When it comes to security, assurance generally comes in the form of insurance. There are no guarantees of perfect safety in any security system whether computers are involved or not.
After a cursory glance at the product you are curious about, it appears that they offer services such as taking screenshots of what is happening on your computer so you can tell what the thief is doing. This means that the company has to have access to at least the portions of your computer that connect to the Internet and take screenshots. It is likely that they are also doing more under the hood, which means accessing additional parts of your computer. Whether or not they will only do this when you ask them is a matter of trust. Does this company have a good reputation? Do any of the reviewers seem technically and/or security inclined? Is the content of your computer something that could compromise just your pride, or your safety? At the end of the day, it is you, the computer user, who decides if this company is trustworthy enough. Any anti-theft software that communicates with the parent company (or anyone via the Internet) should make you stop and ask yourself the same questions.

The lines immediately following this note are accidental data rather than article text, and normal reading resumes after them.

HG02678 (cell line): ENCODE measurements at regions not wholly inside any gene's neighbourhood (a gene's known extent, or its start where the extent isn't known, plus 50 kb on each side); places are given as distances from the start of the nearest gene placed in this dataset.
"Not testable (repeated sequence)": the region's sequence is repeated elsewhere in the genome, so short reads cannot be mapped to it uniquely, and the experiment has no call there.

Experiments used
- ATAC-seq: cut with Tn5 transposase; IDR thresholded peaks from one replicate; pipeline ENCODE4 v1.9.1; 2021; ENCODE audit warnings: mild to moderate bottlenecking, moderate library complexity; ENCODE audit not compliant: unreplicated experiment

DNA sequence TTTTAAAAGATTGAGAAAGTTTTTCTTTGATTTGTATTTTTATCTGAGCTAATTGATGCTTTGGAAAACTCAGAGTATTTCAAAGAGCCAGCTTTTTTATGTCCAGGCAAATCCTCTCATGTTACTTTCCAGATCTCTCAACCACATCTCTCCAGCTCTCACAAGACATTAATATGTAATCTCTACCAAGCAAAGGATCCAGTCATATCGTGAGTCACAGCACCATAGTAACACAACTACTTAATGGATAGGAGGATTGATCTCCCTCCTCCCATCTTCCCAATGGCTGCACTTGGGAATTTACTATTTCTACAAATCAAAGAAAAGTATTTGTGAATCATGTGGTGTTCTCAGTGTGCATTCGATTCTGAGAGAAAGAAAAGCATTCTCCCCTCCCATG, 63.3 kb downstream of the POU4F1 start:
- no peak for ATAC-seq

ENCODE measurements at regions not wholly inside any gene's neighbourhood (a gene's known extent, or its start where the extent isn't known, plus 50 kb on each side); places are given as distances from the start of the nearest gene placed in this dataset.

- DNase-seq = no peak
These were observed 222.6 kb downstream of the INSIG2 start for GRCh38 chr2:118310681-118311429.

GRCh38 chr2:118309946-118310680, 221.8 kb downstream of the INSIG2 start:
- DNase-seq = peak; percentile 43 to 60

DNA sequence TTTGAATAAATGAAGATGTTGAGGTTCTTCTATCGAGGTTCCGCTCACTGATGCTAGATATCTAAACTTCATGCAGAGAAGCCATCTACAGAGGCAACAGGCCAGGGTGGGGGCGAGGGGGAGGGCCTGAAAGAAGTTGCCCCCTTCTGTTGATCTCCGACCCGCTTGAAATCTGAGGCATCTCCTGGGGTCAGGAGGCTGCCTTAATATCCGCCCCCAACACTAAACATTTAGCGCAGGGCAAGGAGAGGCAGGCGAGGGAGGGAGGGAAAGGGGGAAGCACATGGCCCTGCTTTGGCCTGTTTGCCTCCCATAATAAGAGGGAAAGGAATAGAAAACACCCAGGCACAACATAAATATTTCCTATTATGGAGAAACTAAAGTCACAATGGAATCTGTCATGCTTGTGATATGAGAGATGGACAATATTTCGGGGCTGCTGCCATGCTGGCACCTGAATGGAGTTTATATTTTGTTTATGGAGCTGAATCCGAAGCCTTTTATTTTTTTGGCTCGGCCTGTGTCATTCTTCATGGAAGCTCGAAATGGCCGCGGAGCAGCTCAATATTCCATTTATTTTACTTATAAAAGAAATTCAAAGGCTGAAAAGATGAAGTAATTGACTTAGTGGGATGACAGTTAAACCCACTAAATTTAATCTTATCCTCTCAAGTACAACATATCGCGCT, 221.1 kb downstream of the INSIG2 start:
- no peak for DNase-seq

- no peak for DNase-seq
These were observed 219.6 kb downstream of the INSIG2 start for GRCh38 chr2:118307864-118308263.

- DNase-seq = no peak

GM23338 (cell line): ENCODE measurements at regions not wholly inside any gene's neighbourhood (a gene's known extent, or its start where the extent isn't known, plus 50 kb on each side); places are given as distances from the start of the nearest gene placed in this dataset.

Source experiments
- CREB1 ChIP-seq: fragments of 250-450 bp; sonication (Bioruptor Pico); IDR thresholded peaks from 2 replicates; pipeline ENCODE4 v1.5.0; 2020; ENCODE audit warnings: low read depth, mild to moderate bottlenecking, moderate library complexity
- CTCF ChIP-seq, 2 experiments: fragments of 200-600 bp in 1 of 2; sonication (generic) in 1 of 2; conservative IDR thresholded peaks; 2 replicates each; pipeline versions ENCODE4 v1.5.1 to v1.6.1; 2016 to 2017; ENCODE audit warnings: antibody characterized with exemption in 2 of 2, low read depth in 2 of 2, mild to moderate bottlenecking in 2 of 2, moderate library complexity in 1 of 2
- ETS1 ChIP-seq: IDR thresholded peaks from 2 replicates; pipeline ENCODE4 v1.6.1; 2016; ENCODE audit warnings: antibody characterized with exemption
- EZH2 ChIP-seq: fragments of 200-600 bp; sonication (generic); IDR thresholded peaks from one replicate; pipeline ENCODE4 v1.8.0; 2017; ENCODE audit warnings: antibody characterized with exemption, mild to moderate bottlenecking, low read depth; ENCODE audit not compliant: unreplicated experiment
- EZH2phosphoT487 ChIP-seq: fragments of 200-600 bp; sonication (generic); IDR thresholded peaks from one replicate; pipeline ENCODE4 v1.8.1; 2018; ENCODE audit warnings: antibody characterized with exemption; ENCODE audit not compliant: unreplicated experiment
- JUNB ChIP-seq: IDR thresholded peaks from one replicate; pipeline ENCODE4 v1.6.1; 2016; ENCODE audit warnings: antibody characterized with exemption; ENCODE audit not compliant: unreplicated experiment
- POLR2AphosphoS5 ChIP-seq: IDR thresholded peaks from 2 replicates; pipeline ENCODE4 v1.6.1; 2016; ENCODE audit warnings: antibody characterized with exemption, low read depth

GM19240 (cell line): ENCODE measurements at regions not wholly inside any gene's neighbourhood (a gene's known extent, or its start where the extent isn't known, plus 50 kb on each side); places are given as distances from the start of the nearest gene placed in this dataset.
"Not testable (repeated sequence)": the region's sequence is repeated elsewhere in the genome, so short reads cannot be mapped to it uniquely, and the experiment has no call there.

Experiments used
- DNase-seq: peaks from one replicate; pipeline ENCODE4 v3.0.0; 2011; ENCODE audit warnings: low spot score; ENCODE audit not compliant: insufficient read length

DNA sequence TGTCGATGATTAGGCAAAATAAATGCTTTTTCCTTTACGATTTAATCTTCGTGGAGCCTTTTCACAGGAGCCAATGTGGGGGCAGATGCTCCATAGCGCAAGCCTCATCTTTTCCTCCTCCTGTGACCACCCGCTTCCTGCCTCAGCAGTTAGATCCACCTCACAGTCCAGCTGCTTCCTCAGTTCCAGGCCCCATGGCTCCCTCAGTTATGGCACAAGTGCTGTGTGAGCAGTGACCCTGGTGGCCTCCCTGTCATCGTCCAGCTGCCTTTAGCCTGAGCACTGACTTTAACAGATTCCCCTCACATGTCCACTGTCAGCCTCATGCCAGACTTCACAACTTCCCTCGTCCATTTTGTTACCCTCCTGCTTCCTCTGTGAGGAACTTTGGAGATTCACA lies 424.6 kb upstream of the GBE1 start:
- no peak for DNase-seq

As for the second part of your question, no. This product is for anti-theft, not general computer security. If you are concerned about third parties compromising your system you should look into security software, blocking third party cookies in all browsers, regularly updating all passwords you use, etc.
You mentioned that your last computer was burgled. While it is far from a guarantee, always register your Apple devices with Apple. Usually the police cannot find the stolen goods and the owners are out of luck. However, in the off chance that the police do find the goods and no longer need them for evidence purposes, Apple is good about connecting the serial number with the original owner. I have known a handful of people who have been reunited with their iMacs, iPhones, etc. one and half to two years after the theft.
Also look into a laptop lock, which is similar to a bike lock. Most desktops also have a slot which can be used to lock them to a desk. If a thief is serious and prepared, they can cut through the lock. However, the vast majority of security is making something such a pain to access that the hacker/thief doesn't think it's worthwhile to pursue.